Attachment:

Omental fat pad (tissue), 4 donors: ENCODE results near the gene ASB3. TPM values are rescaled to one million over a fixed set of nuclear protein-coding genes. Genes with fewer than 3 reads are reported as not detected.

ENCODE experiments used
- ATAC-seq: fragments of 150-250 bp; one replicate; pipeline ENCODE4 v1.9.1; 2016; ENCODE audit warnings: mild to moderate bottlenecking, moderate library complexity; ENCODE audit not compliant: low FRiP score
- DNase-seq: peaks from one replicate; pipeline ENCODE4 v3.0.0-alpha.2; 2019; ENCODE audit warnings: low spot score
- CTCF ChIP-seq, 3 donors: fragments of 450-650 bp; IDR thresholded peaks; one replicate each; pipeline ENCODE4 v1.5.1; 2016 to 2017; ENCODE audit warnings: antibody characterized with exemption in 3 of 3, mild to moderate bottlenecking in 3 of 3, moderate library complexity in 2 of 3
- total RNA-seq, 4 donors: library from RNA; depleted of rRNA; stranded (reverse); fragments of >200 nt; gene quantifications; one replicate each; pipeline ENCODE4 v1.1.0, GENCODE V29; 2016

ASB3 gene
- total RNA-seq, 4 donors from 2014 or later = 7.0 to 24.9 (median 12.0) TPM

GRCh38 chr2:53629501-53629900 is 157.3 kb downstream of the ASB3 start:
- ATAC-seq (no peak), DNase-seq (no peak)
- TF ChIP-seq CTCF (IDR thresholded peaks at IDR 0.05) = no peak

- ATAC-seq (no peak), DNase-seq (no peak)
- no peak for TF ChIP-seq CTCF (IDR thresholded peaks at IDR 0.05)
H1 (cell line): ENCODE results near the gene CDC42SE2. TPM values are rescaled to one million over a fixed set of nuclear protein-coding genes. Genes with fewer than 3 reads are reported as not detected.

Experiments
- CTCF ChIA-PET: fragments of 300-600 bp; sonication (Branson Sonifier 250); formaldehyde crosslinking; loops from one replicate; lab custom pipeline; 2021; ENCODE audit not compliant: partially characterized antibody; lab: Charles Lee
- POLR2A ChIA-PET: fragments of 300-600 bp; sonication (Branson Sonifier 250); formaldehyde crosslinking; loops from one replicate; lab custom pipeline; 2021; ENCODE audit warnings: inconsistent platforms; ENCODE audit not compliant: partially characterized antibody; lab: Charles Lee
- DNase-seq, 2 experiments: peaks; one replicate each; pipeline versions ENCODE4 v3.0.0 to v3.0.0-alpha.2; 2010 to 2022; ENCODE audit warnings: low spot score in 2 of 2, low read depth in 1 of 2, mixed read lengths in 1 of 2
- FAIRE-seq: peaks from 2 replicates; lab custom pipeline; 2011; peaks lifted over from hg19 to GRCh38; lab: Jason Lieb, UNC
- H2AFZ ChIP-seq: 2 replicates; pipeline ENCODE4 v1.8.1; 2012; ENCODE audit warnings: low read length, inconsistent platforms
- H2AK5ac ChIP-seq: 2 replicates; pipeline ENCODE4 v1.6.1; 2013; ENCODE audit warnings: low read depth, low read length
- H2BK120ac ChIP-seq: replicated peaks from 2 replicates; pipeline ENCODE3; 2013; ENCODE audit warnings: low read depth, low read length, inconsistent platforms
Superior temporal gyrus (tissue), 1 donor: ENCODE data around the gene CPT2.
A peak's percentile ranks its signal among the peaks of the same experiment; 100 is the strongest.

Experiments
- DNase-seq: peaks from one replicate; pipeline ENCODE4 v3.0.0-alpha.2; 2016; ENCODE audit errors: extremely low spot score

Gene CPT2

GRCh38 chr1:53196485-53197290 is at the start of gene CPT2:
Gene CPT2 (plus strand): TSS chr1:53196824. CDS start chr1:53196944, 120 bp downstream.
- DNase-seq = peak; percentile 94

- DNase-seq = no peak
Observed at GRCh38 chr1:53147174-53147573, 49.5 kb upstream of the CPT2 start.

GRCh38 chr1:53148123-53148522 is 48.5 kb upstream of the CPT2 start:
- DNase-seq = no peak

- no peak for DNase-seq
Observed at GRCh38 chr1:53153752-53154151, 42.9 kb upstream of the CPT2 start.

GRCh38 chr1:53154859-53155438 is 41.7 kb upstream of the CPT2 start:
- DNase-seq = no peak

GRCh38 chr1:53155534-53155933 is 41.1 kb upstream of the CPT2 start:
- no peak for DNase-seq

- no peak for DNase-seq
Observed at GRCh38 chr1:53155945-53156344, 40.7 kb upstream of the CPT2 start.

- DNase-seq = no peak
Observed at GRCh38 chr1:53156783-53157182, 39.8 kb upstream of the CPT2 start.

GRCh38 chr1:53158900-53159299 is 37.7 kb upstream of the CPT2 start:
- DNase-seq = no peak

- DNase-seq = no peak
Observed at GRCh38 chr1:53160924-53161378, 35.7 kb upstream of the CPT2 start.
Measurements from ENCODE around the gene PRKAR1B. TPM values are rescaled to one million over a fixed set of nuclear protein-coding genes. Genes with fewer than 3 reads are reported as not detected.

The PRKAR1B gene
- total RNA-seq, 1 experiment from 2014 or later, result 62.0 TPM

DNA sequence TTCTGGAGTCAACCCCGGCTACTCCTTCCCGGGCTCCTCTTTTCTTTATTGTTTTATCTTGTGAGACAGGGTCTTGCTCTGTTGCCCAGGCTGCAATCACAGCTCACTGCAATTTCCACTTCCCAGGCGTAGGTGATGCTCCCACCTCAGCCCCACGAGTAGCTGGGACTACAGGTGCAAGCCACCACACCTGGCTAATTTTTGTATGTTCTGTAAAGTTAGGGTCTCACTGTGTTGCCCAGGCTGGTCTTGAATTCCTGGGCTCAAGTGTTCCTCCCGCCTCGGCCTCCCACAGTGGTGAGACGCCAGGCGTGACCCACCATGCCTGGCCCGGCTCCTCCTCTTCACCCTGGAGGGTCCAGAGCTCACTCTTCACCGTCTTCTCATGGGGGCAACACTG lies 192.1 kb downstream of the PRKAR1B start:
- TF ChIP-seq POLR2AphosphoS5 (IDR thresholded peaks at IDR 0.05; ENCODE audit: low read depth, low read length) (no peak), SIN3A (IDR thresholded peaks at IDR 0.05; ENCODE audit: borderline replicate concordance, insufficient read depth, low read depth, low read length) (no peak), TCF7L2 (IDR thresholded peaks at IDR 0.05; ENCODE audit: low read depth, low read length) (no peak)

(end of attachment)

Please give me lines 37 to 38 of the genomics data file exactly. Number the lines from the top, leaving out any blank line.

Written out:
GRCh38 chr1:53154859-53155438 is 41.7 kb upstream of the CPT2 start:
- DNase-seq = no peak